If you would like to read my Dorset nature notes about any of these featured species or sites please click on the post title

About Me

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I have been interested in nature for most of my life but since I retired I spend as much time as I can exploring the nature reserves and wildlife hotspots of my adopted home, Dorset in southern England. Whilst out I record what I see and take snaps where I can (I am no photographer!) and that forms the basis of my Nature of Dorset website. When I find something new I like to research it and write about it in my nature notes, it is how I learn and hopefully you might find my notes helpful as well!

This website is for the people of Dorset interested in wildlife and for people from elsewhere interested in the wildlife of Dorset!

08 March, 2016

Silverweed: leaves you in no doubt





Usually we look at the blossoming flower of a plant and decide what it is; after all quite often a flower's colour, shape, number of petals and so on are going to be unique to a particular species. Sometimes though the answer is staring at you from another part of the plant than the flower.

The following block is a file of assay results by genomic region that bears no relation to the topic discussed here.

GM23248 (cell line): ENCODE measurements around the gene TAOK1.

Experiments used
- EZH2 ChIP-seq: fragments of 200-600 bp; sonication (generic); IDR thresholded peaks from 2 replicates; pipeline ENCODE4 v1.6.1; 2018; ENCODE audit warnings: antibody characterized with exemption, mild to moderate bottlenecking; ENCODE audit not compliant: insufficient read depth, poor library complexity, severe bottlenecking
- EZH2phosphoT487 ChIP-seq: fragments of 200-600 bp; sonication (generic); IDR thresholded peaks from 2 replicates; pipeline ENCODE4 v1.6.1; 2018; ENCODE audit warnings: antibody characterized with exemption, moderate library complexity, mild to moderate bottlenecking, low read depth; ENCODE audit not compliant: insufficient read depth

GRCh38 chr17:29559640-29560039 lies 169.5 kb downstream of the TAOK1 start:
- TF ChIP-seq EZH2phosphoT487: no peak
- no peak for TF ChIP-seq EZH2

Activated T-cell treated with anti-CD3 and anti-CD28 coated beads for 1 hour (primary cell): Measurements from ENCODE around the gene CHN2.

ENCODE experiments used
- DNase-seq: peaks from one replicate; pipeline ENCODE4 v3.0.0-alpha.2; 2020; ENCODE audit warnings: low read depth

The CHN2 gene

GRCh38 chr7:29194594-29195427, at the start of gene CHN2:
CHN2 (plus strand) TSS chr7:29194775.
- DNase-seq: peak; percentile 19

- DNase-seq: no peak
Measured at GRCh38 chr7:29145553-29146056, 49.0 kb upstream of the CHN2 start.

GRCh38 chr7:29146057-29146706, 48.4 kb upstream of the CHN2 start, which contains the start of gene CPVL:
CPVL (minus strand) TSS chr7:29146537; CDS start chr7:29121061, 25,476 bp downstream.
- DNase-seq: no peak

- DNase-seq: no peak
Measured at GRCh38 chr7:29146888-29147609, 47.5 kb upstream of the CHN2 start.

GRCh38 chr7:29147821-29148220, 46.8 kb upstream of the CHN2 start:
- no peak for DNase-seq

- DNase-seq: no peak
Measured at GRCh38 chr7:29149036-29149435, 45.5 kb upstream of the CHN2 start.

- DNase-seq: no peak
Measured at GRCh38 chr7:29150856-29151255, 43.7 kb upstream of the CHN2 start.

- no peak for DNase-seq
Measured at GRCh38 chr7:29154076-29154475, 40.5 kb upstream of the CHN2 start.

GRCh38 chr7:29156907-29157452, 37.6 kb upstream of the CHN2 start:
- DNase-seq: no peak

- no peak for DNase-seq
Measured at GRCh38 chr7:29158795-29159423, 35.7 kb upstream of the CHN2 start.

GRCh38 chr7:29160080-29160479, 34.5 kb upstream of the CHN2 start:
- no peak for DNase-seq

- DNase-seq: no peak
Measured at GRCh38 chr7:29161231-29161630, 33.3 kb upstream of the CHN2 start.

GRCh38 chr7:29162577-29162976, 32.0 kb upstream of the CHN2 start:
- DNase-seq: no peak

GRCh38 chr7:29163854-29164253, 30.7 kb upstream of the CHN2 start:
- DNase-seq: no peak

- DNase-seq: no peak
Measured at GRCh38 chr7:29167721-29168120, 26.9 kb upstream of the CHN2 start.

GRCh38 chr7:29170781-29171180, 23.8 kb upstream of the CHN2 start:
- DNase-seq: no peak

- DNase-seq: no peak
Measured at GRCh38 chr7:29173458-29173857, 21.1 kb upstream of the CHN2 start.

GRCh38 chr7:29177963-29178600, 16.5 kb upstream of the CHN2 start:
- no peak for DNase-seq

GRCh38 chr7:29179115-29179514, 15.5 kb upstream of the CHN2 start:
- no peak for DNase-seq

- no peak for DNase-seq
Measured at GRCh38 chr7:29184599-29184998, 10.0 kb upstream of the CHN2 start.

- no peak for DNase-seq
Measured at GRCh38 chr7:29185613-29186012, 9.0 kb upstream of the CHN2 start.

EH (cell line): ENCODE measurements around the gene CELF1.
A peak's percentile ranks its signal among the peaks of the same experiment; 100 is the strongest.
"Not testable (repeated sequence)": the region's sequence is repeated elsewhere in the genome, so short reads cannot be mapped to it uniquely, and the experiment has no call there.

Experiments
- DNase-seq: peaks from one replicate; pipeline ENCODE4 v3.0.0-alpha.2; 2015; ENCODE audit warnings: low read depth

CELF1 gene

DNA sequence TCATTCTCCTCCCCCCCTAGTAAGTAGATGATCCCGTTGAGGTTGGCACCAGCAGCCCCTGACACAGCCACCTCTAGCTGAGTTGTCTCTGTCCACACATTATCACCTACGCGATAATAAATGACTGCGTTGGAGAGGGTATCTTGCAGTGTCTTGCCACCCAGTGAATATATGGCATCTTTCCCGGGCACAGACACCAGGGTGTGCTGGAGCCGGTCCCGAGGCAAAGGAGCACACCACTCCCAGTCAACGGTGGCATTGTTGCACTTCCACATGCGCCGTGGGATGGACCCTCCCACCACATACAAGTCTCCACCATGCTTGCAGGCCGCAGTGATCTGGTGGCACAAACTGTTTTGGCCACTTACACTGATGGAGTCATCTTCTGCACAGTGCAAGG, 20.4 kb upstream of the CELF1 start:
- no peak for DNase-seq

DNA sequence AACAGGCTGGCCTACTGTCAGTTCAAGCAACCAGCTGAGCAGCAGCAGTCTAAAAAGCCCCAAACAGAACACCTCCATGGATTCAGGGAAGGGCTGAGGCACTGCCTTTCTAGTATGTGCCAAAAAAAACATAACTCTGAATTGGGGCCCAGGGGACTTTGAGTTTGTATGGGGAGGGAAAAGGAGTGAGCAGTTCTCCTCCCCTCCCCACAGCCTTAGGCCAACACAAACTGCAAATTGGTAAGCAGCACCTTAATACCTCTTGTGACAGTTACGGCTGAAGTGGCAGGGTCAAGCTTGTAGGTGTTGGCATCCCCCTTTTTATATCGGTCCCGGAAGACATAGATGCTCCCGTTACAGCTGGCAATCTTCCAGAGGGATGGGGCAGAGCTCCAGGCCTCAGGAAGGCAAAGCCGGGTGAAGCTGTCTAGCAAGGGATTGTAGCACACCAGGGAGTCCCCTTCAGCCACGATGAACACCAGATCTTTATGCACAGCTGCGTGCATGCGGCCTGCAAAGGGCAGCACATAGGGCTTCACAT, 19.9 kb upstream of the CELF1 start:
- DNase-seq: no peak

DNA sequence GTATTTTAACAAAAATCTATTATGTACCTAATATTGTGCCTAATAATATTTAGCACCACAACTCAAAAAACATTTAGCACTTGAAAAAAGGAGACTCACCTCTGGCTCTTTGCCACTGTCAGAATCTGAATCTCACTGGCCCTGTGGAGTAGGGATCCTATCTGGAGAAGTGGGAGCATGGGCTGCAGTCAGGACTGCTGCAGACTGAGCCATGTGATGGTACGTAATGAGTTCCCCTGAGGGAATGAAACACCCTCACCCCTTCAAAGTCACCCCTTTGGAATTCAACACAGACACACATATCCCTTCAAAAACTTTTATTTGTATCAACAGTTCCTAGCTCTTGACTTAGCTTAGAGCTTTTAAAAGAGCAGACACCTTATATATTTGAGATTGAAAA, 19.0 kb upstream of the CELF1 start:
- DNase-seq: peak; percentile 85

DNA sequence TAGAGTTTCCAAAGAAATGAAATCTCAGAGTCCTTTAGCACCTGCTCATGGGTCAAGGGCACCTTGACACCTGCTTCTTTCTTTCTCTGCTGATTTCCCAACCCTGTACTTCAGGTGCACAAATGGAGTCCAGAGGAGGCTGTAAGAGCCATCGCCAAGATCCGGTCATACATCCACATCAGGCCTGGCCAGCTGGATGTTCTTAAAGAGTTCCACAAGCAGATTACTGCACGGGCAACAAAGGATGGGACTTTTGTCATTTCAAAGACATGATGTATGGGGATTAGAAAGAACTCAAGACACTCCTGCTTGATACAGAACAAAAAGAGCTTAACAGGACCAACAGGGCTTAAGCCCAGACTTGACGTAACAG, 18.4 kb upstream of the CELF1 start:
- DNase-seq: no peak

This is certainly true in the case of silverweed (Potentilla anserina) which has a bright yellow, five-petalled flower that actually resembles various other flowers including buttercups and cinquefoils. Look past the flower head to the leaves and their silvery-grey sheen, especially on the underside, and the answer is obvious; it is a silver weed!
Silverweed can be found in short grassy habitats and dry, bare patches anywhere but roadsides and waysides seem to be its stronghold and it can be a very common plant in these conditions. It flowers from May through until August and in some years on into September and beyond. 
In folklore it was supposedly thought to ward of evil spirits and in herbal medicine it has been used as cure for digestive and gynaecological health problems. In Tibet the roots are eaten as a vegetable! Whatever next?
Silverweed: leaves you in no doubt